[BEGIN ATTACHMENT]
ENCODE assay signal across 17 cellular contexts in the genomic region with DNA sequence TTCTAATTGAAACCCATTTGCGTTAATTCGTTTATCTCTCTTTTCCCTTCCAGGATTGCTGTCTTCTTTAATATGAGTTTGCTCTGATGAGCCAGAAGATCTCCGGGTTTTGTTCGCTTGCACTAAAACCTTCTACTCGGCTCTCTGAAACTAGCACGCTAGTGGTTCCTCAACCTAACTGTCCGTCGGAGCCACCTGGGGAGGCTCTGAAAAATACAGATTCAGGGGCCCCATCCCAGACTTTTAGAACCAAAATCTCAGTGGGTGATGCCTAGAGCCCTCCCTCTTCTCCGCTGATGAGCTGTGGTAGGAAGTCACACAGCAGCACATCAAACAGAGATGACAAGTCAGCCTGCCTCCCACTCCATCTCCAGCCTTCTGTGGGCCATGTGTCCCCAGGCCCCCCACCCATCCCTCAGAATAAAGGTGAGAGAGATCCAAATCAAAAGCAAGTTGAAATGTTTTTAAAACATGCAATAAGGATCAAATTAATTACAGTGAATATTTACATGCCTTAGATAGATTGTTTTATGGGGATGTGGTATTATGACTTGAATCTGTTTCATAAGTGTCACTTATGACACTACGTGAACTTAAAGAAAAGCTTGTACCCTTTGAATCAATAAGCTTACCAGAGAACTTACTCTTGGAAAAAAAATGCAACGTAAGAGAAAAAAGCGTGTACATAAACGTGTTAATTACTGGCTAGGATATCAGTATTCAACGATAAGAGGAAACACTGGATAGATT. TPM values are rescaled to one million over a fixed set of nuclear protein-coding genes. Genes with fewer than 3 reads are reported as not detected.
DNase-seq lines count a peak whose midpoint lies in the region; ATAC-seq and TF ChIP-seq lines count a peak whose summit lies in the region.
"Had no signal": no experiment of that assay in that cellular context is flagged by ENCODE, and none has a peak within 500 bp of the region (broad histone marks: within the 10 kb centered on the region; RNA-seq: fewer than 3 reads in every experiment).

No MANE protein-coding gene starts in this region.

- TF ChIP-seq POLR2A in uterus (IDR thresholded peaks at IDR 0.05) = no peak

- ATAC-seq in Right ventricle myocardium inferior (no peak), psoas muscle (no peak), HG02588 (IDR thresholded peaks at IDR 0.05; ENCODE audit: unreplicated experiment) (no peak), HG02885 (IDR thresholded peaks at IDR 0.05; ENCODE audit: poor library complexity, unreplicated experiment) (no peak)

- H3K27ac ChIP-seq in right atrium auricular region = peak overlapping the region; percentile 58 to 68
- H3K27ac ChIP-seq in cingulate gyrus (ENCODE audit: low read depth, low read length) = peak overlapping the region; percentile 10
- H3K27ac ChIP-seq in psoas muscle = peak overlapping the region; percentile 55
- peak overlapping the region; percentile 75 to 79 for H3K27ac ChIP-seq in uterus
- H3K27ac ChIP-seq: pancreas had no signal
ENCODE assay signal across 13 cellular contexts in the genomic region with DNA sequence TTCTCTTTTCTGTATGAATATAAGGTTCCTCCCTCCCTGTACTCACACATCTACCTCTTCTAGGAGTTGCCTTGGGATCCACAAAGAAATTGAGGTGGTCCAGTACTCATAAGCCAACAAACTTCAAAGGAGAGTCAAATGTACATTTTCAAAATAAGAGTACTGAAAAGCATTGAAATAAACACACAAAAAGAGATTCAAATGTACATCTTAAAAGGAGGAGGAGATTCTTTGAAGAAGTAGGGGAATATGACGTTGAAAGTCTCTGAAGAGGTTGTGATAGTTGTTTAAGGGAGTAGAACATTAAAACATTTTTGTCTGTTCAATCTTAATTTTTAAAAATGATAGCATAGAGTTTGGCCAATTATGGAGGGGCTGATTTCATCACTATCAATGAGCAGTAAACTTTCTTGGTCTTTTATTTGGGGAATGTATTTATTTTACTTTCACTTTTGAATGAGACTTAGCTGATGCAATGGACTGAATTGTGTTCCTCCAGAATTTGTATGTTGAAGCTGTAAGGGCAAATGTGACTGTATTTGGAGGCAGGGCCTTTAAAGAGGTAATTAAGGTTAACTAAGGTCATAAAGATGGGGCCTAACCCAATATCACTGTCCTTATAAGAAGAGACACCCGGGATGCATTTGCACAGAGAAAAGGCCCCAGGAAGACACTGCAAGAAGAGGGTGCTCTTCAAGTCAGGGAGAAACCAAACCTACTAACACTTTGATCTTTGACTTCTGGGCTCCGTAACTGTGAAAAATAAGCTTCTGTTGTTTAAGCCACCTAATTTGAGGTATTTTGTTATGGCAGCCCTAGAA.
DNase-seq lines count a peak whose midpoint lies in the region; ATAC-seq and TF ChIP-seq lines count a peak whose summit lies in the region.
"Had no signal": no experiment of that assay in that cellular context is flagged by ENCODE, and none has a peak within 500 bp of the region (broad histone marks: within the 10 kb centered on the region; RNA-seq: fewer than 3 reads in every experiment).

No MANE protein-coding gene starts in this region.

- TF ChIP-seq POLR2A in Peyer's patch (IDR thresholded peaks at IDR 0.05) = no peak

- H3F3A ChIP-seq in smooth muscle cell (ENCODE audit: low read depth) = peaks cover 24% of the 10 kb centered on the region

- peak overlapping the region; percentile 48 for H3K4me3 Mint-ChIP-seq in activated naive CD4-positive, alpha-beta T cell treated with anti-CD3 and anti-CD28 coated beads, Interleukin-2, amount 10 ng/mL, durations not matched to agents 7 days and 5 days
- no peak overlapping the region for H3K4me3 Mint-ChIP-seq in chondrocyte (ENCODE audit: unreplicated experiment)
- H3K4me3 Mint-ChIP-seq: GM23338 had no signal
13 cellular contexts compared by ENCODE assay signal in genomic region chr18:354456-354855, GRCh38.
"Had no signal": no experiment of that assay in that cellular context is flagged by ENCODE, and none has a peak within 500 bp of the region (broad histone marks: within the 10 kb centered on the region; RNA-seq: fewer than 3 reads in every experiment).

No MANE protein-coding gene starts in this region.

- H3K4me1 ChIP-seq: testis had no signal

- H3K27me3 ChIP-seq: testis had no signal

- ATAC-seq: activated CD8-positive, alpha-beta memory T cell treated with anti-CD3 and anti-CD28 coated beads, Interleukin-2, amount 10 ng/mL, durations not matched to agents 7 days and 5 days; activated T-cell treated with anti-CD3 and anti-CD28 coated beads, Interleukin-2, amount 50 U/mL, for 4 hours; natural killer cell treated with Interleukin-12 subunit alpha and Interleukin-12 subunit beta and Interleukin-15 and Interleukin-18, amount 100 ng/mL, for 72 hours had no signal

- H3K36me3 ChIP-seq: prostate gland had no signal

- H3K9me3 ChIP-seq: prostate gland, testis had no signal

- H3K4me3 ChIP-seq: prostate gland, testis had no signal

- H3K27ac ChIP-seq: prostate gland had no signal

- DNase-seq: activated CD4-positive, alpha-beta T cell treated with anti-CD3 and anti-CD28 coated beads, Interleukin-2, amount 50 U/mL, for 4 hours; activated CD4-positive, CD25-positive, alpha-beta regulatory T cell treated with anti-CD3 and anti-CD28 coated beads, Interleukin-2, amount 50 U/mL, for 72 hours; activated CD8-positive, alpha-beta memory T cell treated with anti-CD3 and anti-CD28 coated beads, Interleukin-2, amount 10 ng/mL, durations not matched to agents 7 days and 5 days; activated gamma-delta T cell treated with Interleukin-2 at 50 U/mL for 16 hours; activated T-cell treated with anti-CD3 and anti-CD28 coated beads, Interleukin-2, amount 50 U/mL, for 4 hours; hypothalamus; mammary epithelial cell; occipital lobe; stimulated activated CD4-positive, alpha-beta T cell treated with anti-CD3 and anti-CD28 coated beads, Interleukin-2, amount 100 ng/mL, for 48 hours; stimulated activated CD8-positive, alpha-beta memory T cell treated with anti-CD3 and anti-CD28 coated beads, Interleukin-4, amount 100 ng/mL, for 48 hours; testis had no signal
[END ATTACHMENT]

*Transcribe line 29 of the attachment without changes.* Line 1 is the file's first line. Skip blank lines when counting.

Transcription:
- H3K4me3 ChIP-seq: prostate gland, testis had no signal